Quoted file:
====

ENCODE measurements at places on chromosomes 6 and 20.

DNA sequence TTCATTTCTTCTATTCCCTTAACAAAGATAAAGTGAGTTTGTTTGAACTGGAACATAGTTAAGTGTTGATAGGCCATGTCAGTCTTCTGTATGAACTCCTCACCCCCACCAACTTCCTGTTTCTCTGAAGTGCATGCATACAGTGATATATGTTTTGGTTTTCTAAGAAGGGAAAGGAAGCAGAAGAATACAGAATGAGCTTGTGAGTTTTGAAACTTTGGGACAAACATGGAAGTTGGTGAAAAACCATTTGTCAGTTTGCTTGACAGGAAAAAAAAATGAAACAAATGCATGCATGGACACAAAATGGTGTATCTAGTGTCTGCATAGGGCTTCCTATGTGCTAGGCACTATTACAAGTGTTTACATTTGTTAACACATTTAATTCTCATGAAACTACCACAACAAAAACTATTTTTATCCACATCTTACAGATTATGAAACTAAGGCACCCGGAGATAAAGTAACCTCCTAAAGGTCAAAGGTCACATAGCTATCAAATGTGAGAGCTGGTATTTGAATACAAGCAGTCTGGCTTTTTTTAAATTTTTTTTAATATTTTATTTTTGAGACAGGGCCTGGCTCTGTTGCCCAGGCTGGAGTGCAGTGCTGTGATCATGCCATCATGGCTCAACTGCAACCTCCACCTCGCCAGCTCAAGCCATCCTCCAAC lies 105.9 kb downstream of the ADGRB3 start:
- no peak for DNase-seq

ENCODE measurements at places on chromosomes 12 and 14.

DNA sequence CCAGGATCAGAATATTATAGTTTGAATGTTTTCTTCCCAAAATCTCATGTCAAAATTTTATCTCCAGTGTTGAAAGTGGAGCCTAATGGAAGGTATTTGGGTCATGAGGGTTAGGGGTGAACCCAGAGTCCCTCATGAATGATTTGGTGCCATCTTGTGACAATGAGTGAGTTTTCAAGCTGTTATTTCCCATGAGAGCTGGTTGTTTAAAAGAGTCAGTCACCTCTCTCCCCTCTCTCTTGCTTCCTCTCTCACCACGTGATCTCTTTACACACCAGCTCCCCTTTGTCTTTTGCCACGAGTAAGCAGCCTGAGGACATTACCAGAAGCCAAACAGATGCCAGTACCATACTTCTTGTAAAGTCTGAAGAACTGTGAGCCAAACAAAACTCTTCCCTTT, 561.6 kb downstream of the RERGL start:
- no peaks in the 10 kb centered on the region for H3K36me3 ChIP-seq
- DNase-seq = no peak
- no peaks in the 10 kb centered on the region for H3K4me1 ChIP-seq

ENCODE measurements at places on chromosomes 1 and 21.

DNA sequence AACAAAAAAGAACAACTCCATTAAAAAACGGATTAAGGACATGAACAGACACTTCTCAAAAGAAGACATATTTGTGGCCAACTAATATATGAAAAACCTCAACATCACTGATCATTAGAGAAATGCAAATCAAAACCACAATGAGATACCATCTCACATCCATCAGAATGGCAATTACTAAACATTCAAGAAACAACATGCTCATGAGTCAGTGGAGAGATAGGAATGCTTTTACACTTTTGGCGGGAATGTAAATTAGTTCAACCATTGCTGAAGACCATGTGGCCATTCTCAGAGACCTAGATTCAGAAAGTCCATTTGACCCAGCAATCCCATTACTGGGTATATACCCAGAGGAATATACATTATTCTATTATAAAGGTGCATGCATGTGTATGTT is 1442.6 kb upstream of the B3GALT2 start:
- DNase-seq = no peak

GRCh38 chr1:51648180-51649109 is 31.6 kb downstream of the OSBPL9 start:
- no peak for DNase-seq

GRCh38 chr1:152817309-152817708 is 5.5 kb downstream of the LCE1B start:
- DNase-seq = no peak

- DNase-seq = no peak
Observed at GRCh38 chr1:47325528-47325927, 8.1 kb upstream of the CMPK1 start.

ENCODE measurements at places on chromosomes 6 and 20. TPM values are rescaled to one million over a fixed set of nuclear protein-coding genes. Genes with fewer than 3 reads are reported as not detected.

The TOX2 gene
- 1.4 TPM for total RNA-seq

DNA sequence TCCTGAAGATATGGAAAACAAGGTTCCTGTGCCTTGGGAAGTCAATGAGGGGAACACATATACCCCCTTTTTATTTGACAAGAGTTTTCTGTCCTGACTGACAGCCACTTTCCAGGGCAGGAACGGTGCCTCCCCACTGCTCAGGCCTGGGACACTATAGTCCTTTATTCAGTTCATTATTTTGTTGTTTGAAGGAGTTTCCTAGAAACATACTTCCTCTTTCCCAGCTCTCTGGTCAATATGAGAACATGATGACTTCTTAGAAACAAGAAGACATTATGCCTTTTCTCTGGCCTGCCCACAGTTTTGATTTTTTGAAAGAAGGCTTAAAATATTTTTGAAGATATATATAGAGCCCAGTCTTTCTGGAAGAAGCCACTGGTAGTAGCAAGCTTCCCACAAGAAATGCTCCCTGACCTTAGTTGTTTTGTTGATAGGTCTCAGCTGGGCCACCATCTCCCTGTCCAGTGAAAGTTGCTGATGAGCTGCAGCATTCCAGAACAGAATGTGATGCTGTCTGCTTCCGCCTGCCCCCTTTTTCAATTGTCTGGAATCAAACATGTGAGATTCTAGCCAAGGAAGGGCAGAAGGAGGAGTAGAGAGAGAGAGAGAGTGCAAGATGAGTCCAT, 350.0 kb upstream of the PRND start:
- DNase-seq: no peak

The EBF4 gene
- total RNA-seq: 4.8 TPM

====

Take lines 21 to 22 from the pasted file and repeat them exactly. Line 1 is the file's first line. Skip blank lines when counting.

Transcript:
DNA sequence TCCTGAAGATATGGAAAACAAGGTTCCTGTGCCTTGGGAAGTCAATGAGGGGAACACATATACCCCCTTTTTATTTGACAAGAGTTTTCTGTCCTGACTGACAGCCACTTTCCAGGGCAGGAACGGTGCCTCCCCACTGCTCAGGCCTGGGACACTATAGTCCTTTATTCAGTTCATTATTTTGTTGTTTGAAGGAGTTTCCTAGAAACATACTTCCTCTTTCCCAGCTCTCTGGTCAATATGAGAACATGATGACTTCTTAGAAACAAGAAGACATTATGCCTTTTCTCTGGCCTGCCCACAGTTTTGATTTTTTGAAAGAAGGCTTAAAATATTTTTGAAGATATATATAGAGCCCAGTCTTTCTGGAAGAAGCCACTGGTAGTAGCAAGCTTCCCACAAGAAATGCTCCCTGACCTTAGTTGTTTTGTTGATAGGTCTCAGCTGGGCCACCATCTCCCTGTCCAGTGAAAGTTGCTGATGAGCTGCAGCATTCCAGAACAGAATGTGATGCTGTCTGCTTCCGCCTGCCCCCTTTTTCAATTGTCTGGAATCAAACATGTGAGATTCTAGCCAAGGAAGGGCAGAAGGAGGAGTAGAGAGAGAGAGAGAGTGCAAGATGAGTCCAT, 350.0 kb upstream of the PRND start:
- DNase-seq: no peak